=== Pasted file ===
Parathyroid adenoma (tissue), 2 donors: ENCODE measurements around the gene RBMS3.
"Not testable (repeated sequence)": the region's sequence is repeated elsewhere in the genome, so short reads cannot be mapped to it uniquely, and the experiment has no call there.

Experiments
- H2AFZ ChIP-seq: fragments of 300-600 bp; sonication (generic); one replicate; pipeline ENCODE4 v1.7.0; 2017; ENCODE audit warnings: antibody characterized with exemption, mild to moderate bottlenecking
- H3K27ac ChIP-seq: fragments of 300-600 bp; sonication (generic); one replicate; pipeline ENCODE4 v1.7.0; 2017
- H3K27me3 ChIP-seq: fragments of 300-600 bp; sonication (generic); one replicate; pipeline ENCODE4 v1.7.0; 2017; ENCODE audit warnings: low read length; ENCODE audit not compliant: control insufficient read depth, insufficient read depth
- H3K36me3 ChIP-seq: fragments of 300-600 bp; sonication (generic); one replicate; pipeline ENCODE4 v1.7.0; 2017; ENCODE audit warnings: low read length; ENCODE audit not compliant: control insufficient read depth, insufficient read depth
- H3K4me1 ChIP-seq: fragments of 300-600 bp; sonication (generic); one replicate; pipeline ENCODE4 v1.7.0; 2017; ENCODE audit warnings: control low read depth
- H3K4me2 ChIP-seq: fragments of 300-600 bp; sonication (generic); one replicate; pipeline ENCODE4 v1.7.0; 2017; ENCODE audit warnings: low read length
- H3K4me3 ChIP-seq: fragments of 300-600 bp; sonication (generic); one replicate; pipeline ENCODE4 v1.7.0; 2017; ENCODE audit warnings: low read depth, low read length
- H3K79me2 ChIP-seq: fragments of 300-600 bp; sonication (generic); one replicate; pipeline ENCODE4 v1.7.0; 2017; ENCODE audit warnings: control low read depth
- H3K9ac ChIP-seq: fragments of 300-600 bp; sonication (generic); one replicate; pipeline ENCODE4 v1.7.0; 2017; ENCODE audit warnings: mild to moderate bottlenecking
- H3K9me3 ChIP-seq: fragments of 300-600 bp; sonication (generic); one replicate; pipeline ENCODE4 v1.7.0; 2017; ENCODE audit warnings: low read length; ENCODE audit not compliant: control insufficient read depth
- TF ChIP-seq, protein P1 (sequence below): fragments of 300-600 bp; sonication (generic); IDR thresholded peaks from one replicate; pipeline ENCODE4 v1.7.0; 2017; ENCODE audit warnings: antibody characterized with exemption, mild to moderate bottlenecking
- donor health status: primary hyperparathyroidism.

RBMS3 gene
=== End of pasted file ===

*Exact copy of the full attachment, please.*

Parathyroid adenoma (tissue), 2 donors: ENCODE measurements around the gene RBMS3.
"Not testable (repeated sequence)": the region's sequence is repeated elsewhere in the genome, so short reads cannot be mapped to it uniquely, and the experiment has no call there.

Experiments
- H2AFZ ChIP-seq: fragments of 300-600 bp; sonication (generic); one replicate; pipeline ENCODE4 v1.7.0; 2017; ENCODE audit warnings: antibody characterized with exemption, mild to moderate bottlenecking
- H3K27ac ChIP-seq: fragments of 300-600 bp; sonication (generic); one replicate; pipeline ENCODE4 v1.7.0; 2017
- H3K27me3 ChIP-seq: fragments of 300-600 bp; sonication (generic); one replicate; pipeline ENCODE4 v1.7.0; 2017; ENCODE audit warnings: low read length; ENCODE audit not compliant: control insufficient read depth, insufficient read depth
- H3K36me3 ChIP-seq: fragments of 300-600 bp; sonication (generic); one replicate; pipeline ENCODE4 v1.7.0; 2017; ENCODE audit warnings: low read length; ENCODE audit not compliant: control insufficient read depth, insufficient read depth
- H3K4me1 ChIP-seq: fragments of 300-600 bp; sonication (generic); one replicate; pipeline ENCODE4 v1.7.0; 2017; ENCODE audit warnings: control low read depth
- H3K4me2 ChIP-seq: fragments of 300-600 bp; sonication (generic); one replicate; pipeline ENCODE4 v1.7.0; 2017; ENCODE audit warnings: low read length
- H3K4me3 ChIP-seq: fragments of 300-600 bp; sonication (generic); one replicate; pipeline ENCODE4 v1.7.0; 2017; ENCODE audit warnings: low read depth, low read length
- H3K79me2 ChIP-seq: fragments of 300-600 bp; sonication (generic); one replicate; pipeline ENCODE4 v1.7.0; 2017; ENCODE audit warnings: control low read depth
- H3K9ac ChIP-seq: fragments of 300-600 bp; sonication (generic); one replicate; pipeline ENCODE4 v1.7.0; 2017; ENCODE audit warnings: mild to moderate bottlenecking
- H3K9me3 ChIP-seq: fragments of 300-600 bp; sonication (generic); one replicate; pipeline ENCODE4 v1.7.0; 2017; ENCODE audit warnings: low read length; ENCODE audit not compliant: control insufficient read depth
- TF ChIP-seq, protein P1 (sequence below): fragments of 300-600 bp; sonication (generic); IDR thresholded peaks from one replicate; pipeline ENCODE4 v1.7.0; 2017; ENCODE audit warnings: antibody characterized with exemption, mild to moderate bottlenecking
- donor health status: primary hyperparathyroidism.

RBMS3 gene